BB: I wouldn’t say that we’ve necessarily simplified it. We haven’t done everything that we’re capable of doing or have done in the past. Let’s put it that way. I don’t know what we’re capable of right now. We haven’t done everything that we’ve done in the past. We’ve narrowed that down to fewer things, trying to do them better. Will we keep expanding or will we kind of find a settling point? I’m not sure. There are other things that we’ve done in the past, that we’ve talked about doing, that we could do. How much of those do we want to do? How much would that take away from what we are doing now? That’s a big picture decision. That’s also a little bit of a week-to-week game plan thing. Maybe we’ll pick and choose and cherry pick on a week-to-week basis based on what we think we need. It’s always better when we can work on it ahead of time. Work on it in training camp rather than fire it in there in the regular season, but that happens too. So there’s going to be both.
Q: You often talk about young player’s great development. Jerod Mayo, where do you see him in his development?
BB: I think he started high. And I think he’s built on that. He was a good football player as a rookie. Very mature, very good at a lot of things. But he’s improved tremendously over the last couple of years, too. He has a great feel for the overall defense not just his responsibility, although he’s good at his responsibility. He has a good understanding of the total defense. The concepts, adjustments. Why you do one thing and not another, vice versa. What things apply to certain situations. He’s very coachable. He’s very team-oriented. He understands what we’re doing and how we’re doing it. I think he definitely understood some of that his rookie year, but I think he’s gained a lot of knowledge as well as just playing experience. Little tips, things to look for. Little subtle things that he’s a lot more aware of now than he was two years ago. No doubt that he started at a very high level when he came in here and performed well for us very early. But he’s definitely built on that. I don’t think he’s leveled off. I think it’s certainly improved steadily.
Q: Tom [Brady] has always been the leader of this team. But has he been a little more vocal this preseason, this training camp? Have you seen that? Or is it still basically lead by example? Has his leadership changed in anyway?
BB: No, not significantly. I think Tom’s been Tom. He’s always been a strong leader. He’s always been vocal, but not overbearing. He helps the younger players. He talks to the veteran players. There’s a good competitive spirit between him and some of the defensive players when we get into competitive drills. 2-minute, third down, team drills, things like that. I’ve seen that before, we see it now.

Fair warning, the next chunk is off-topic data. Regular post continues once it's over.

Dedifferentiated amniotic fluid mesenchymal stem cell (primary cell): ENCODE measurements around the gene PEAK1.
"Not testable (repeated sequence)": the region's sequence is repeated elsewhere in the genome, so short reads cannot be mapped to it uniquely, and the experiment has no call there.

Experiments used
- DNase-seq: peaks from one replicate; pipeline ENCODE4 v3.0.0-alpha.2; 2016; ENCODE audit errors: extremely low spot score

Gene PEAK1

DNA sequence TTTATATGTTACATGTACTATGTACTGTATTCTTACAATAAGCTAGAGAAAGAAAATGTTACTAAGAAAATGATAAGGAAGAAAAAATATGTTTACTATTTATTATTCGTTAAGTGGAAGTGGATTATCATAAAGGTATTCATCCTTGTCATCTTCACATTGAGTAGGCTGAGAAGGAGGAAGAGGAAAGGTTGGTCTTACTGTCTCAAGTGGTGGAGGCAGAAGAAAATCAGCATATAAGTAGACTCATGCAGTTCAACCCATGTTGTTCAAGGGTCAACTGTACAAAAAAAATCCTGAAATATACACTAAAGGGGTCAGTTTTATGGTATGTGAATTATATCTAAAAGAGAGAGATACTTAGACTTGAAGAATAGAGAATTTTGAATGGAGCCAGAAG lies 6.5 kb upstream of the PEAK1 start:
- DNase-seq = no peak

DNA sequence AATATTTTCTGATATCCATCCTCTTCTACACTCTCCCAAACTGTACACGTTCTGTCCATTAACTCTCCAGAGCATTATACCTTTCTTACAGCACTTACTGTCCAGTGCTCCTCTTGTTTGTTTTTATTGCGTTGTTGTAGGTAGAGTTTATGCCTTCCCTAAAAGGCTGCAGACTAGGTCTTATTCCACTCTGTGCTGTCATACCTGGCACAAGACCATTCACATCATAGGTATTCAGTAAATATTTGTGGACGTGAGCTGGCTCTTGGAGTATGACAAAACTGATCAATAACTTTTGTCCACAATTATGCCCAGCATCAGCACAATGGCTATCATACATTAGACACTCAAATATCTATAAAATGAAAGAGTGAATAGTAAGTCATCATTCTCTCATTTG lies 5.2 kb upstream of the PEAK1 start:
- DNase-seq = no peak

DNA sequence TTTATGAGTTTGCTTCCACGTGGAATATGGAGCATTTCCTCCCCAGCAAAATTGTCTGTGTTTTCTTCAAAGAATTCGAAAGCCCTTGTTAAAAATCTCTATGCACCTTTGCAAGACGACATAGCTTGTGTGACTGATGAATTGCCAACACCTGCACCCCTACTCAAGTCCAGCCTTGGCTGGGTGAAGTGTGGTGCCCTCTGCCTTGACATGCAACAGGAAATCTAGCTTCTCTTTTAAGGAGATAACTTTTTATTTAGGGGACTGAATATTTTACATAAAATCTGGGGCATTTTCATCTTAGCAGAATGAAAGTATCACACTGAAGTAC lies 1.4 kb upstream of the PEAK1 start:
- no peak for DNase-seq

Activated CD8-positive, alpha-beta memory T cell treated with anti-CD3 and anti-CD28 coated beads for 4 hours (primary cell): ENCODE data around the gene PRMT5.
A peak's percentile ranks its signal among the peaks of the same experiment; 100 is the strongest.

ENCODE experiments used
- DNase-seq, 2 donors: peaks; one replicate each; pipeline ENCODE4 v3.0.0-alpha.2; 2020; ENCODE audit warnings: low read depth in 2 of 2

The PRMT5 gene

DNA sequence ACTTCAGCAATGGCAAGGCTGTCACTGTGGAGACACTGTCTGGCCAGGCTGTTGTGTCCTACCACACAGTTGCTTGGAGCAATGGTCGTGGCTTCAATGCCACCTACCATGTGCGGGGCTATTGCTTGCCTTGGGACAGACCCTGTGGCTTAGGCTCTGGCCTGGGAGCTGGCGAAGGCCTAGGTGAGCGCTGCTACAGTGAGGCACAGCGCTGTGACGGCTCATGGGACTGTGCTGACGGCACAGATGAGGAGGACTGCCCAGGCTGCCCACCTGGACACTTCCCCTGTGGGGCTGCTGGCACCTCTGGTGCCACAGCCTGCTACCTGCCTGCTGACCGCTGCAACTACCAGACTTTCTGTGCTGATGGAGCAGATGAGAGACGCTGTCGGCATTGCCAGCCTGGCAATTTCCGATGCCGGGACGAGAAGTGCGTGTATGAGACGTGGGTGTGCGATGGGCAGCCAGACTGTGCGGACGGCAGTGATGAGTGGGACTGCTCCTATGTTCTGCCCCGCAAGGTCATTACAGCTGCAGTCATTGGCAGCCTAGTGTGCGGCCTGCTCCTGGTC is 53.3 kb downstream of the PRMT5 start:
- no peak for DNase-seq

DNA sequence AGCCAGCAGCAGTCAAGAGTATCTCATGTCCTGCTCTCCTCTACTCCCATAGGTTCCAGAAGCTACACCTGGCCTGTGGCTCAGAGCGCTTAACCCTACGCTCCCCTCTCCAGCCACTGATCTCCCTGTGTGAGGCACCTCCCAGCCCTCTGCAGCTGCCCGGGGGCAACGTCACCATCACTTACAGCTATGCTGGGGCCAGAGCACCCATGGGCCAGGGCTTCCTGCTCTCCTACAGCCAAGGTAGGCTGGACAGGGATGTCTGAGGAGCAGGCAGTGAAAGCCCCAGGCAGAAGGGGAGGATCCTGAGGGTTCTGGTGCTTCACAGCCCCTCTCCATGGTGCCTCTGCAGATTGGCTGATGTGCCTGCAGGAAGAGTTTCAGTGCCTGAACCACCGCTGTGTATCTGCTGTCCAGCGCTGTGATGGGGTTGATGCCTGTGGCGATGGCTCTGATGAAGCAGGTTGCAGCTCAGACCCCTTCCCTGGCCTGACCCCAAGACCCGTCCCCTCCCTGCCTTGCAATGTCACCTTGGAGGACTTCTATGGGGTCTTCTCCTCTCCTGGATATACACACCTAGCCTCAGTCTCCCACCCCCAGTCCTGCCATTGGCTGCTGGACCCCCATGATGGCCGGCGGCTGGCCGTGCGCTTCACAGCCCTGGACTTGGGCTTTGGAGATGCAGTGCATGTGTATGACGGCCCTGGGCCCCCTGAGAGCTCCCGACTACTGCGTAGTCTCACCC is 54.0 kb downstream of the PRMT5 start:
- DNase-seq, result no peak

Q: From an experience standpoint, Brandon Tate essentially is a rookie in his second year, but we’ve seen him on offense, returning kickoffs, punts. How has he responded to that significant workload for a guy this early in his career?
BB: It’s kind of his first year playing, but I think him being here last year, along with some other players who were here but didn’t play very much, that was still a very good experience for him. And he learned a lot about preparation and our system and what opponents do and all those kind of things. Keys and things like that. Even though he didn’t get a chance to do them. This training camp he’s gotten a chance to do a lot of them. I think he’s taken that background and that confidence and that’s helped him play more aggressively, more confidently, because he’s just more sure of it. He’s not a rookie, but he is a rookie. I think he’s done well with a lot of responsibilities. We’ve played him in a lot of spots on offense. And as you mentioned, he’s also been involved in the return game. He’s done a lot of things, and he’s picked them up well.
Q: Mike Wright came in here obviously undrafted, and he might be a starter this year. Can you talk about how hard he’s worked and all the different roles he’s played in the time that he’s been here?
BB: He’s worked very hard. Mike is a very diligent offseason worker. He’s one of those guys who’s always in pretty good shape. He trains hard. He works hard. He’s tough. We’ve asked him to do a lot. He’s played in the kicking game. He’s covered kicks for us and things like that. He’s played on third down. He’s played nose. He’s played end. He’s played inside and outside on a four man line. He’s a very versatile player, athletic enough to do some of the more skilled things. Powerful enough to stand up against big guys or more than one guy, double teams, things like that. He’s got a good set of skills. He’s worked hard. He’s very conscientious. He really wants to do the right thing. He takes the extra time to learn and get it right. He’s really, from where he’s started, he’s really had a good career to this point. And he continues to work hard and build on it. Every year, he becomes more dependable, more versatile, a guy who has more experience, and uses it. Some guys gain experience and it doesn’t really seem to help. He’s a guy that gains experience and doesn’t repeat a lot of mistakes from previous years or situations.